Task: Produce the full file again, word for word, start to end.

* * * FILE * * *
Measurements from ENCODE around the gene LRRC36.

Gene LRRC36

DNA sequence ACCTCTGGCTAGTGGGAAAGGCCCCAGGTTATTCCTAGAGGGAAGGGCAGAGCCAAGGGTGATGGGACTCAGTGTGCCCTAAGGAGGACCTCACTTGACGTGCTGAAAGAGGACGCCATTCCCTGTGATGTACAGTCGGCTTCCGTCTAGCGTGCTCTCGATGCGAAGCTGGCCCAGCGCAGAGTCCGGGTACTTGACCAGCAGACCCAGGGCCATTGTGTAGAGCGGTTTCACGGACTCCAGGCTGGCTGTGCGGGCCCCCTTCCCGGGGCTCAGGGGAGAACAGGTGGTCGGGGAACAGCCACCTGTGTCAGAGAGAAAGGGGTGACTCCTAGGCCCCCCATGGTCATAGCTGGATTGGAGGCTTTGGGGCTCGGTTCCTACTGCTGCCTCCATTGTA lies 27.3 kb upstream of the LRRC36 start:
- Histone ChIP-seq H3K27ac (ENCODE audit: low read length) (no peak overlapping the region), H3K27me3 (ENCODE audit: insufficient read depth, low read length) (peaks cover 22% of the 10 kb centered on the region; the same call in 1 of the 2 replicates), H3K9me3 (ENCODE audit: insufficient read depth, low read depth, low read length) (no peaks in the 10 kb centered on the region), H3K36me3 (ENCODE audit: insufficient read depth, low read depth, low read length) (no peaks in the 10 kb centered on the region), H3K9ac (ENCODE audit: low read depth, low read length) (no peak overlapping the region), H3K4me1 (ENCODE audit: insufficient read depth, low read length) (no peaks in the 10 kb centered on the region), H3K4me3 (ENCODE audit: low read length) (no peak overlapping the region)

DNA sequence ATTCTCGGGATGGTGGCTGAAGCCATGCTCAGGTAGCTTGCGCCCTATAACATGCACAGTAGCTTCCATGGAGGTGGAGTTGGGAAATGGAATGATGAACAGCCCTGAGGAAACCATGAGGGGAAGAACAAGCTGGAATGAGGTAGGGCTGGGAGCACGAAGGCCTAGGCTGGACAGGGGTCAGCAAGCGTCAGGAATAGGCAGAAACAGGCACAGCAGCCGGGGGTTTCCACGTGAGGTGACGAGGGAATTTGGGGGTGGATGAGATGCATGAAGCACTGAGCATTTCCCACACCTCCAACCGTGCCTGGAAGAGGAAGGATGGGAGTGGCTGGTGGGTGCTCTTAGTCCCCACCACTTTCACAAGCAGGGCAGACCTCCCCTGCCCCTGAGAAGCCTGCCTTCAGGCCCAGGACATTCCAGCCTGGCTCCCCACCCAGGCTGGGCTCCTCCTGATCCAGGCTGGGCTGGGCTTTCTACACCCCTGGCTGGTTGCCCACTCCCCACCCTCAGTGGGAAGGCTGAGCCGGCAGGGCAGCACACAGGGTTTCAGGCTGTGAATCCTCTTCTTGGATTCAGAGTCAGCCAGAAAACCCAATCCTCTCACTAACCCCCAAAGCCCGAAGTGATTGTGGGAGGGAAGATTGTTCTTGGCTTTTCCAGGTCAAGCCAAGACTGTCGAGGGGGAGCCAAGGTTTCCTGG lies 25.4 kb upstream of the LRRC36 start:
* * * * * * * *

Measurements from ENCODE around the gene LRRC36.

Gene LRRC36

DNA sequence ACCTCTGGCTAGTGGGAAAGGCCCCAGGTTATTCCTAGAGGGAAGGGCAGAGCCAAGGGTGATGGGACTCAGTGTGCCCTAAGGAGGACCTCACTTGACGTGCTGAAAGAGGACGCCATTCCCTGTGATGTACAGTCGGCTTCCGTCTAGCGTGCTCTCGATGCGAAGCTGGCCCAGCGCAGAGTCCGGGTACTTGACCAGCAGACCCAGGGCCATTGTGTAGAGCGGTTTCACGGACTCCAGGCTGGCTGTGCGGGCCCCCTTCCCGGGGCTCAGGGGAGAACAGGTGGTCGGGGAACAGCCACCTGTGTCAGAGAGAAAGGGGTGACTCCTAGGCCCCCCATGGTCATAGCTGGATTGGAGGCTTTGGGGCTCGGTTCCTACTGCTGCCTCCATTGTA lies 27.3 kb upstream of the LRRC36 start:
- Histone ChIP-seq H3K27ac (ENCODE audit: low read length) (no peak overlapping the region), H3K27me3 (ENCODE audit: insufficient read depth, low read length) (peaks cover 22% of the 10 kb centered on the region; the same call in 1 of the 2 replicates), H3K9me3 (ENCODE audit: insufficient read depth, low read depth, low read length) (no peaks in the 10 kb centered on the region), H3K36me3 (ENCODE audit: insufficient read depth, low read depth, low read length) (no peaks in the 10 kb centered on the region), H3K9ac (ENCODE audit: low read depth, low read length) (no peak overlapping the region), H3K4me1 (ENCODE audit: insufficient read depth, low read length) (no peaks in the 10 kb centered on the region), H3K4me3 (ENCODE audit: low read length) (no peak overlapping the region)

DNA sequence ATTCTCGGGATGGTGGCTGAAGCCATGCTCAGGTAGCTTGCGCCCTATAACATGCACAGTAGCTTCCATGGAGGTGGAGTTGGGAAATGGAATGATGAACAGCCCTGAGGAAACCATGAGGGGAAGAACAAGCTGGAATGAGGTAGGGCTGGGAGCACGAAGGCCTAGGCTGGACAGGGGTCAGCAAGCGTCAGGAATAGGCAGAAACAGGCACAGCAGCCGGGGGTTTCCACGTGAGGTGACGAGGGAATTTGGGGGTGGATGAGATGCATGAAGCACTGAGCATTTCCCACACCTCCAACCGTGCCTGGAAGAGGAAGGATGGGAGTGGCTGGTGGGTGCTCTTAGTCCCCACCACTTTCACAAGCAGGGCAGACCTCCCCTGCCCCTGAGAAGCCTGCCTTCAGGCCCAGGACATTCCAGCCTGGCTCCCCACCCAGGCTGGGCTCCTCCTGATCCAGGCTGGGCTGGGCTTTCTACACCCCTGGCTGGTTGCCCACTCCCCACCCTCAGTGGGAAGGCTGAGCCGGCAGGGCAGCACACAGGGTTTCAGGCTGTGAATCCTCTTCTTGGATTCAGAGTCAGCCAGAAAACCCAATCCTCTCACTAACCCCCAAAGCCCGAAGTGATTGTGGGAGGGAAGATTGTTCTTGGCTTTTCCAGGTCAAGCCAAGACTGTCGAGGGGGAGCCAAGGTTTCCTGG lies 25.4 kb upstream of the LRRC36 start: